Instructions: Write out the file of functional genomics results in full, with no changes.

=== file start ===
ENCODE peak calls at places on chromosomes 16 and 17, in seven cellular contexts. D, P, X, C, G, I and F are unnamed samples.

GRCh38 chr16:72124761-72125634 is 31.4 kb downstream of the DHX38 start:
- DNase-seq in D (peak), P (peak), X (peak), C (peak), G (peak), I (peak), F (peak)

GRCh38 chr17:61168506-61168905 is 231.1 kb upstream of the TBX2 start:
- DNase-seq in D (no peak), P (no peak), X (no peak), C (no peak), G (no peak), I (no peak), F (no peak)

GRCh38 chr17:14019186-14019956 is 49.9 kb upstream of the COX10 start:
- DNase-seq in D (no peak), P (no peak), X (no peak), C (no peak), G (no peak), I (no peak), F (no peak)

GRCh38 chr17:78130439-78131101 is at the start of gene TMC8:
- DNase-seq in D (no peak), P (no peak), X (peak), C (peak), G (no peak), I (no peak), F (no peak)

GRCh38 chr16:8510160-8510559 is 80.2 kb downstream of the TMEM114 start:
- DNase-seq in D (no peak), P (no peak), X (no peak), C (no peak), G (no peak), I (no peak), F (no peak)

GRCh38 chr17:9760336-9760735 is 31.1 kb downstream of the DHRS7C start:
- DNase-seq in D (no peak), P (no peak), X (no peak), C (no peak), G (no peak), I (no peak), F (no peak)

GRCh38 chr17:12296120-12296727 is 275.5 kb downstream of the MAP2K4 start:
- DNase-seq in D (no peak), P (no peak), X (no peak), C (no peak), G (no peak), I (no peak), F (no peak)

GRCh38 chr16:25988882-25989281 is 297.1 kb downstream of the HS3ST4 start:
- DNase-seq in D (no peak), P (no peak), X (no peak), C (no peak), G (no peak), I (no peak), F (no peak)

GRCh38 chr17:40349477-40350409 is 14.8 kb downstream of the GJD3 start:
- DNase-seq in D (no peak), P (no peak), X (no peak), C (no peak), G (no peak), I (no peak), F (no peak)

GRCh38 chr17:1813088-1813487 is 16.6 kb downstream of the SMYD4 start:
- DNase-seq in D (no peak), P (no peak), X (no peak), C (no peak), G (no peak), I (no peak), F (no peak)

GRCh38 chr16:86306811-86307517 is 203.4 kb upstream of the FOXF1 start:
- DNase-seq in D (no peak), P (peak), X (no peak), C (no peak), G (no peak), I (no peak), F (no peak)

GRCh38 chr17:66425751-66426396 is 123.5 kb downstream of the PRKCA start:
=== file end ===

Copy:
ENCODE peak calls at places on chromosomes 16 and 17, in seven cellular contexts. D, P, X, C, G, I and F are unnamed samples.

GRCh38 chr16:72124761-72125634 is 31.4 kb downstream of the DHX38 start:
- DNase-seq in D (peak), P (peak), X (peak), C (peak), G (peak), I (peak), F (peak)

GRCh38 chr17:61168506-61168905 is 231.1 kb upstream of the TBX2 start:
- DNase-seq in D (no peak), P (no peak), X (no peak), C (no peak), G (no peak), I (no peak), F (no peak)

GRCh38 chr17:14019186-14019956 is 49.9 kb upstream of the COX10 start:
- DNase-seq in D (no peak), P (no peak), X (no peak), C (no peak), G (no peak), I (no peak), F (no peak)

GRCh38 chr17:78130439-78131101 is at the start of gene TMC8:
- DNase-seq in D (no peak), P (no peak), X (peak), C (peak), G (no peak), I (no peak), F (no peak)

GRCh38 chr16:8510160-8510559 is 80.2 kb downstream of the TMEM114 start:
- DNase-seq in D (no peak), P (no peak), X (no peak), C (no peak), G (no peak), I (no peak), F (no peak)

GRCh38 chr17:9760336-9760735 is 31.1 kb downstream of the DHRS7C start:
- DNase-seq in D (no peak), P (no peak), X (no peak), C (no peak), G (no peak), I (no peak), F (no peak)

GRCh38 chr17:12296120-12296727 is 275.5 kb downstream of the MAP2K4 start:
- DNase-seq in D (no peak), P (no peak), X (no peak), C (no peak), G (no peak), I (no peak), F (no peak)

GRCh38 chr16:25988882-25989281 is 297.1 kb downstream of the HS3ST4 start:
- DNase-seq in D (no peak), P (no peak), X (no peak), C (no peak), G (no peak), I (no peak), F (no peak)

GRCh38 chr17:40349477-40350409 is 14.8 kb downstream of the GJD3 start:
- DNase-seq in D (no peak), P (no peak), X (no peak), C (no peak), G (no peak), I (no peak), F (no peak)

GRCh38 chr17:1813088-1813487 is 16.6 kb downstream of the SMYD4 start:
- DNase-seq in D (no peak), P (no peak), X (no peak), C (no peak), G (no peak), I (no peak), F (no peak)

GRCh38 chr16:86306811-86307517 is 203.4 kb upstream of the FOXF1 start:
- DNase-seq in D (no peak), P (peak), X (no peak), C (no peak), G (no peak), I (no peak), F (no peak)

GRCh38 chr17:66425751-66426396 is 123.5 kb downstream of the PRKCA start: